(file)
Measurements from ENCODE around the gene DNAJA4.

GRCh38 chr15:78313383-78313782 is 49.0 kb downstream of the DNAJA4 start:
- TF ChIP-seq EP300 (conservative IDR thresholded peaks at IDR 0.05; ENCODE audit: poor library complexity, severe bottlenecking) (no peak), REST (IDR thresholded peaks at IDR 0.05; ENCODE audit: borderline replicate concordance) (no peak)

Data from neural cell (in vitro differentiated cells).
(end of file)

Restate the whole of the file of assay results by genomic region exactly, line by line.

Measurements from ENCODE around the gene DNAJA4.

GRCh38 chr15:78313383-78313782 is 49.0 kb downstream of the DNAJA4 start:
- TF ChIP-seq EP300 (conservative IDR thresholded peaks at IDR 0.05; ENCODE audit: poor library complexity, severe bottlenecking) (no peak), REST (IDR thresholded peaks at IDR 0.05; ENCODE audit: borderline replicate concordance) (no peak)

Data from neural cell (in vitro differentiated cells).